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#VISION14: 4 lessons on the power of CTE

Four dynamic speakers recently took the stage for the Power Talks keynote at ACTE’s Career Tech Vision 2014 in Nashville, Tenn. Real-world, inspired learning as a change agent in education was a common thread throughout the talks.

Here are four takeaway lessons on the power of CTE from the keynote speakers:

Find your “zone of awesomeness.”

Career and technical educator and national faculty member for the Buck Institute for Education Brian Schoch encouraged attendees to find their “zone of awesomeness.” Finding the zone has helped Schoch design project-based learning that inspires students, and ultimately, helped keep him in the classroom when he considered leaving after his first semester of teaching. Student-led work equals student excitement and engagement, he said. That’s a message some educators may have heard before, but Schoch took his advice one step further, challenging educators to choose projects that also inspire and excite them. When four elements — authentic work, content-rich assignments, teacher excitement and student excitement — come together, “something magical happens,” he said.

What does “college readiness” look like? Think beyond GPA.

“College readiness” is not always evident on students’ college applications or in their grade-point averages. Sometimes “college readiness” comes through as an unidentifiable “spark,” said Michael DePrisco, vice president of Academic and Educational Programs for the Project Management Institute. College and career readiness is about more than GPAs; it’s about students having the skills they need upon graduation for employment and to maintain employability throughout their lives, he said. It’s no longer good enough in education to tell people what you’re going to do. You need to show them what you’ve done. This is a time of the new 3Rs — relevance, rigor and results, he said, noting that these are the factors that matter to politicians, taxpayers, school officials, parents and consumers of education.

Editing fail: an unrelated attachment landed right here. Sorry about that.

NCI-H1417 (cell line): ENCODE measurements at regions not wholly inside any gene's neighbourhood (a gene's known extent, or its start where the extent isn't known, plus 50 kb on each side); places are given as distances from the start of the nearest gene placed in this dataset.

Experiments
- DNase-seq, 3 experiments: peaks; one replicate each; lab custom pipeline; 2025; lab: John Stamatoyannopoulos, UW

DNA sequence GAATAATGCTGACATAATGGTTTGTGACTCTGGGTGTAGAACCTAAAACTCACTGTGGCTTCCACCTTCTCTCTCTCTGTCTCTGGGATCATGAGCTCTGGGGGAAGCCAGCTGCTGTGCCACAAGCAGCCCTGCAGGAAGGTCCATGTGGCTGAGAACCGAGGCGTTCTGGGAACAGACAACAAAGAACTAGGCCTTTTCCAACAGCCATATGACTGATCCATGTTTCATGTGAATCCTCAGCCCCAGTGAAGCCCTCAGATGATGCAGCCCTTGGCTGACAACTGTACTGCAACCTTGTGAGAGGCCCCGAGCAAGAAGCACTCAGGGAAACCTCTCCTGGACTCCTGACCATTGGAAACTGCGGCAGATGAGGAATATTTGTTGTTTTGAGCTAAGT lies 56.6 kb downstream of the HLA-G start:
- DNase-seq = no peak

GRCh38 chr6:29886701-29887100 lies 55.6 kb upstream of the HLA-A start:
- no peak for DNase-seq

Global challenges provide opportunities for innovation.

Frank Martinez, director of Digital Inclusion at Intel, highlighted Intel’s efforts to bridge the digital gap — to ensure equitable access to technology worldwide. Their framework for closing the digital divide — access, connectivity, training and content — may provide a roadmap for others. And while the challenges may seem daunting, Martinez encouraged educators to see global challenges as opportunities for innovation. To support this idea, he highlighted Project Daniel in which technology and 3D printing are being used to help amputees in South Sudan villages.

Inspired students can be change agents. Let them tell the story.

The final speaker, Enzo Paterno, an electrical computer engineering technology teacher at Middlesex County Academy for Science, Mathematics and Engineering Technologies, took a secondary role on stage by inviting three of his students to discuss how project-based, real-world learning has inspired innovation and excitement. They highlighted their team’s creation of the HASMAAD drone. The students’ presentation embodied the skills CTE educators have been talking about during this conference — the kinds of employability skills that reach beyond GPA. “Despite all that we learned in class, it’s nothing like the knowledge we gained working on this project,” one student said. And another added, “we know that in a world where impact is crucial, innovation is key and STEM is the future, we were lucky to have this opportunity.”